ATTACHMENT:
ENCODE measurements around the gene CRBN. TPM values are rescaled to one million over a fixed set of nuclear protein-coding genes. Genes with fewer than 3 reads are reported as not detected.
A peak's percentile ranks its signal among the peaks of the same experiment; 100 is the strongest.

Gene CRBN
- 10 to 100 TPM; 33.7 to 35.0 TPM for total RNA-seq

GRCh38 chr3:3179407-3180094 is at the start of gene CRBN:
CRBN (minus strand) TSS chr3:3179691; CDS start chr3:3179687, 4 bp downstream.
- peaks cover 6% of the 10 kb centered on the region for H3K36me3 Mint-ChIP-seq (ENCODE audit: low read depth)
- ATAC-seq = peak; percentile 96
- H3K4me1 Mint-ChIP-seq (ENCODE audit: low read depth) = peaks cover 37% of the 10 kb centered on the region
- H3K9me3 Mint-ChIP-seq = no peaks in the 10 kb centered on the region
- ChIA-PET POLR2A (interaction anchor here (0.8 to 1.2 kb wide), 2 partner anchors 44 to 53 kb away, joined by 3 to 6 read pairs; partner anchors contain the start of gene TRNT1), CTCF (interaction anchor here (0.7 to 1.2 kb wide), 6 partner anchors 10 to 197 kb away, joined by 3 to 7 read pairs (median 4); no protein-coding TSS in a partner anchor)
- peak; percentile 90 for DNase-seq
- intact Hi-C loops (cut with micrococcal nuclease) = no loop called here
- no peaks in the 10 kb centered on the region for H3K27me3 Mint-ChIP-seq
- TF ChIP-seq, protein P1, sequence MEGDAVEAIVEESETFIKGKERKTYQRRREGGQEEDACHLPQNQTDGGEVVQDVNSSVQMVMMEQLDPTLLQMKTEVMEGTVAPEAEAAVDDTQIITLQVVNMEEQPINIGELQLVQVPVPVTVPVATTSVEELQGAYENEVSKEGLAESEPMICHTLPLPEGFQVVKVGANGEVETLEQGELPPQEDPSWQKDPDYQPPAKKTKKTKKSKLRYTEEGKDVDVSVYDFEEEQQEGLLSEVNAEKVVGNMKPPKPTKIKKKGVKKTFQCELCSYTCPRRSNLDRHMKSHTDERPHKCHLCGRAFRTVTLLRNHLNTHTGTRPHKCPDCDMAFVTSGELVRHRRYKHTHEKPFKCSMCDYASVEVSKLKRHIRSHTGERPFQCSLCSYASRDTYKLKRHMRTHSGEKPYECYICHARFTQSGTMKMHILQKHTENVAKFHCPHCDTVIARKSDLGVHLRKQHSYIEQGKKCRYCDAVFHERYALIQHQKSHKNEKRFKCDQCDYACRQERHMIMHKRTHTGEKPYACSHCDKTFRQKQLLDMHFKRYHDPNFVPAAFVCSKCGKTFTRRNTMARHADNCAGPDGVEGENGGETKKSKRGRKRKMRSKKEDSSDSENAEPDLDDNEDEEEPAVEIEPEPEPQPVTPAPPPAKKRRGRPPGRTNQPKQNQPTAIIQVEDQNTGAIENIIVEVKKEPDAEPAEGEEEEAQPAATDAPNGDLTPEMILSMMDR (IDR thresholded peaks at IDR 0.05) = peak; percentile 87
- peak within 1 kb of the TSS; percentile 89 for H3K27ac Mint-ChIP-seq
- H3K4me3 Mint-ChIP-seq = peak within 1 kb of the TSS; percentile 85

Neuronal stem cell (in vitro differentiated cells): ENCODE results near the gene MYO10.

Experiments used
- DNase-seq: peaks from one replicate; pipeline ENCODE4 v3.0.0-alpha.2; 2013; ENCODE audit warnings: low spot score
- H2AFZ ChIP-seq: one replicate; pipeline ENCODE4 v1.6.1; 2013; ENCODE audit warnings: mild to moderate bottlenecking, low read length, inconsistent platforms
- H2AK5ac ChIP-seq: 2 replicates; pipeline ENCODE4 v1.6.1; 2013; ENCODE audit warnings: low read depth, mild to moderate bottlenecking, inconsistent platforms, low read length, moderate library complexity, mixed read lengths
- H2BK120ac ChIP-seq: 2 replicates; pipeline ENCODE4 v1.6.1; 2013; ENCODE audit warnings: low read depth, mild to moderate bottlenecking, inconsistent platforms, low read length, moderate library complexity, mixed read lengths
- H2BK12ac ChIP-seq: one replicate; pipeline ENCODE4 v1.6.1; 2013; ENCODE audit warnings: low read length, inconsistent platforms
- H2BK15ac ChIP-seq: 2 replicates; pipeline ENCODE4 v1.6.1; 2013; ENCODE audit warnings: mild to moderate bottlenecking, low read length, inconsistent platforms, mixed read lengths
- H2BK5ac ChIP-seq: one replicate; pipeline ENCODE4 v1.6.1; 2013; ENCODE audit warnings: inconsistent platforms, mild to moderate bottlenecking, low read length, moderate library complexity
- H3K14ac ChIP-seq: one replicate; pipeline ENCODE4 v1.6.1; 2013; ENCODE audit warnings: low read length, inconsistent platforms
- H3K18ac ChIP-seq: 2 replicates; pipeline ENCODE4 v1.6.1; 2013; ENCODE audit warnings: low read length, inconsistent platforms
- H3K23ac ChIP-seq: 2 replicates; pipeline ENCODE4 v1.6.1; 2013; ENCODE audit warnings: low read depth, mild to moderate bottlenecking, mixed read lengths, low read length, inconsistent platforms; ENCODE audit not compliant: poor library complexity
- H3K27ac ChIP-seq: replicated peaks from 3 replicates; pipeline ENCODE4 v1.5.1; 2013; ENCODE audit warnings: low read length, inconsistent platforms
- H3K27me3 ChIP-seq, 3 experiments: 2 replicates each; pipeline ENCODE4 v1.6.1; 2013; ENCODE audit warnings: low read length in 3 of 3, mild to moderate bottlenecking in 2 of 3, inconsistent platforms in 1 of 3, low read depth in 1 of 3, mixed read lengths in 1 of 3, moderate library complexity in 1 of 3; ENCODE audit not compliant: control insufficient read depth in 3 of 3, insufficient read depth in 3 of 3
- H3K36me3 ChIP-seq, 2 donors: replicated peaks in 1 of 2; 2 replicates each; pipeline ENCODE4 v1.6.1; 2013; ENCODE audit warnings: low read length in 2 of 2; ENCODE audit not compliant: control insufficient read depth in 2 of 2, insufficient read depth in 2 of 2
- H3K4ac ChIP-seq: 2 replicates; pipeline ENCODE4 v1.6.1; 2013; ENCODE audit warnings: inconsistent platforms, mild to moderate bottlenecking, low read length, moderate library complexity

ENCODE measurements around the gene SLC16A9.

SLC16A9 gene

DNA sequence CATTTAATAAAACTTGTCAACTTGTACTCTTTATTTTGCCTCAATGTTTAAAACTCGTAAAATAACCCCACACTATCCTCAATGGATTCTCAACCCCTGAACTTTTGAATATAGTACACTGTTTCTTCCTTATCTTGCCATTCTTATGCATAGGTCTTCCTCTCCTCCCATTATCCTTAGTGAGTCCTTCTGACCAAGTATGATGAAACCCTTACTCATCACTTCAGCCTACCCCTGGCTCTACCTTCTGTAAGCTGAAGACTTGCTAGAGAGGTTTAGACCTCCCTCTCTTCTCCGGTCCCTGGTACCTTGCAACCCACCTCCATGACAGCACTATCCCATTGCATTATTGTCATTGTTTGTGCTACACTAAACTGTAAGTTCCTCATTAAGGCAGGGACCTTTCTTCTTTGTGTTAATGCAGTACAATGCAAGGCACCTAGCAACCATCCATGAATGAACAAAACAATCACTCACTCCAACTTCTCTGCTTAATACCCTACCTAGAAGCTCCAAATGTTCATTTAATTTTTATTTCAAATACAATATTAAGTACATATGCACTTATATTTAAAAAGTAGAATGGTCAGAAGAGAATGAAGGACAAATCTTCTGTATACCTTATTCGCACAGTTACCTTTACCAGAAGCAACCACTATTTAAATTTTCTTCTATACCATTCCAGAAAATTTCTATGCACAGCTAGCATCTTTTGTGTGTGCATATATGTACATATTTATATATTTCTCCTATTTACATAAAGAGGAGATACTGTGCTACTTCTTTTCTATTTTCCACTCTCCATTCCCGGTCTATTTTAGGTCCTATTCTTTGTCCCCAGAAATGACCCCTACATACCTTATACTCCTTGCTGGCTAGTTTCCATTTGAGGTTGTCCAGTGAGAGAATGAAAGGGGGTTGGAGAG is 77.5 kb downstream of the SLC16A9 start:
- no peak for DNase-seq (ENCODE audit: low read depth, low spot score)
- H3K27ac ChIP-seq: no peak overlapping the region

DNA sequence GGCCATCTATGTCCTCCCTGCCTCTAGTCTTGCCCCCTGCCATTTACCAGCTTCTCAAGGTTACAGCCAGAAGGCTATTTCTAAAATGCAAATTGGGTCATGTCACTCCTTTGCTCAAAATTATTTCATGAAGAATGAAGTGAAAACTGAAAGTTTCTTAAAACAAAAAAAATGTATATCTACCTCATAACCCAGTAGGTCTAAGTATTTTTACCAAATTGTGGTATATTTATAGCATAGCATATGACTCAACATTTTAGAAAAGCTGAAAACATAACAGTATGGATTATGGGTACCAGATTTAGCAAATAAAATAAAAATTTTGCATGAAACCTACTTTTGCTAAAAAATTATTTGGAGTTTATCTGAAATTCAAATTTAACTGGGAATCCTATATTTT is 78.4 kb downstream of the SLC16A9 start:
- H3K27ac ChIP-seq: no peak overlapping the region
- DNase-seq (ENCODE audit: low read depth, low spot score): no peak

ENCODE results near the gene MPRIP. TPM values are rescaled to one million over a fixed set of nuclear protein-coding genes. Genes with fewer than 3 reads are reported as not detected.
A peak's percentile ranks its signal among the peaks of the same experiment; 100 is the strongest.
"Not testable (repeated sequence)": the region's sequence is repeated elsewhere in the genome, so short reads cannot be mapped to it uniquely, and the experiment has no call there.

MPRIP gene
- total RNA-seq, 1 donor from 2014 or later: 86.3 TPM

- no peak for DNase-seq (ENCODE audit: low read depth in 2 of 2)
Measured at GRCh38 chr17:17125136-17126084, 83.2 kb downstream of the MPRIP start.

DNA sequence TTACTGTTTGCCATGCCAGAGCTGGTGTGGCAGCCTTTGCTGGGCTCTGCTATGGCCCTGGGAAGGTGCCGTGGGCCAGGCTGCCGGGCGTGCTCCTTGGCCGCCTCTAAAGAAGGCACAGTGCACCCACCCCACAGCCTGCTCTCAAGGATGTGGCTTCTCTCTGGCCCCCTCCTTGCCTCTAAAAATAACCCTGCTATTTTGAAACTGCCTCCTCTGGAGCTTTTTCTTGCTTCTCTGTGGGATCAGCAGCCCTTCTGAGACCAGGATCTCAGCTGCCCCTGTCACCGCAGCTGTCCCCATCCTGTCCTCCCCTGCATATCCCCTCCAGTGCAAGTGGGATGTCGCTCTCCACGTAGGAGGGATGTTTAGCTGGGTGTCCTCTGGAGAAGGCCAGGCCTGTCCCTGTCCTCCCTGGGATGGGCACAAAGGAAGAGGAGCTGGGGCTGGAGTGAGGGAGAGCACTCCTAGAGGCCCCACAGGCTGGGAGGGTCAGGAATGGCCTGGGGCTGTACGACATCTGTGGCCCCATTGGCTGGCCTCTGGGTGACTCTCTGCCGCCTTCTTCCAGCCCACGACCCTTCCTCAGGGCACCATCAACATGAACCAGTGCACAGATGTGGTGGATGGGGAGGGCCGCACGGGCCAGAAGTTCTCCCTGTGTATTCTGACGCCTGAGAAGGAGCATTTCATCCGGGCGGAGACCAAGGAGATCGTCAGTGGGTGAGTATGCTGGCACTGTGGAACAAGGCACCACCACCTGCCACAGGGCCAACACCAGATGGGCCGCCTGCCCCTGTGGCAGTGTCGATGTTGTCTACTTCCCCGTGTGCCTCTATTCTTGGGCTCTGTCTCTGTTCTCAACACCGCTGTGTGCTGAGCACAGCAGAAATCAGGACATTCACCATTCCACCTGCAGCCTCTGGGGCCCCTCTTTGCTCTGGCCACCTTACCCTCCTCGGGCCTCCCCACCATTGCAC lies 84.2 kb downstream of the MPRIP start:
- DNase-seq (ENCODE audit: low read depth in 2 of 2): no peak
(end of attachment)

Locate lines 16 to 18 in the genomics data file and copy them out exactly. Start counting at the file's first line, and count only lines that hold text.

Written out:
- peak within 1 kb of the TSS; percentile 89 for H3K27ac Mint-ChIP-seq
- H3K4me3 Mint-ChIP-seq = peak within 1 kb of the TSS; percentile 85

Neuronal stem cell (in vitro differentiated cells): ENCODE results near the gene MYO10.